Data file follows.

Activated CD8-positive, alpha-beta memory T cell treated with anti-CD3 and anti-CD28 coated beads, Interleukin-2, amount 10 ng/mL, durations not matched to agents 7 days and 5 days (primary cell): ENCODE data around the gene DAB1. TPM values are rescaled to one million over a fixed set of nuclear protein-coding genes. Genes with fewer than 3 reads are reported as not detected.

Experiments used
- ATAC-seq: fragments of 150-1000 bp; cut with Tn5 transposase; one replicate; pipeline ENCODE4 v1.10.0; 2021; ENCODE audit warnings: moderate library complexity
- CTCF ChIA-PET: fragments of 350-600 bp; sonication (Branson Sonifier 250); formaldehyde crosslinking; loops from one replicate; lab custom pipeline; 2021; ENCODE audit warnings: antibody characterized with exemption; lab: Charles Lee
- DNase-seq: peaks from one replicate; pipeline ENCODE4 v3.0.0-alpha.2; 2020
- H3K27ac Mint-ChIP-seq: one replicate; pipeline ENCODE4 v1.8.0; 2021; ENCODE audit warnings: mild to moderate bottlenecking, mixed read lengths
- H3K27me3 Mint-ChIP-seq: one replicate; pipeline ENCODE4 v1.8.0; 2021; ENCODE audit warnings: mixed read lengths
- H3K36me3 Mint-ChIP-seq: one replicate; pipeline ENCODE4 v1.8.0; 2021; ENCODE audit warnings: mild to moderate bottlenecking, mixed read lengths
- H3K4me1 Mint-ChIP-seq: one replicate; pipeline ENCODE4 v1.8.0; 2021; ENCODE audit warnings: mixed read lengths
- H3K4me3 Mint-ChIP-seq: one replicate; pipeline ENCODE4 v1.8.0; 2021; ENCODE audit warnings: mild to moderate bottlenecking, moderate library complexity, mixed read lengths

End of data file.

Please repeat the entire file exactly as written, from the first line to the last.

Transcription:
Activated CD8-positive, alpha-beta memory T cell treated with anti-CD3 and anti-CD28 coated beads, Interleukin-2, amount 10 ng/mL, durations not matched to agents 7 days and 5 days (primary cell): ENCODE data around the gene DAB1. TPM values are rescaled to one million over a fixed set of nuclear protein-coding genes. Genes with fewer than 3 reads are reported as not detected.

Experiments used
- ATAC-seq: fragments of 150-1000 bp; cut with Tn5 transposase; one replicate; pipeline ENCODE4 v1.10.0; 2021; ENCODE audit warnings: moderate library complexity
- CTCF ChIA-PET: fragments of 350-600 bp; sonication (Branson Sonifier 250); formaldehyde crosslinking; loops from one replicate; lab custom pipeline; 2021; ENCODE audit warnings: antibody characterized with exemption; lab: Charles Lee
- DNase-seq: peaks from one replicate; pipeline ENCODE4 v3.0.0-alpha.2; 2020
- H3K27ac Mint-ChIP-seq: one replicate; pipeline ENCODE4 v1.8.0; 2021; ENCODE audit warnings: mild to moderate bottlenecking, mixed read lengths
- H3K27me3 Mint-ChIP-seq: one replicate; pipeline ENCODE4 v1.8.0; 2021; ENCODE audit warnings: mixed read lengths
- H3K36me3 Mint-ChIP-seq: one replicate; pipeline ENCODE4 v1.8.0; 2021; ENCODE audit warnings: mild to moderate bottlenecking, mixed read lengths
- H3K4me1 Mint-ChIP-seq: one replicate; pipeline ENCODE4 v1.8.0; 2021; ENCODE audit warnings: mixed read lengths
- H3K4me3 Mint-ChIP-seq: one replicate; pipeline ENCODE4 v1.8.0; 2021; ENCODE audit warnings: mild to moderate bottlenecking, moderate library complexity, mixed read lengths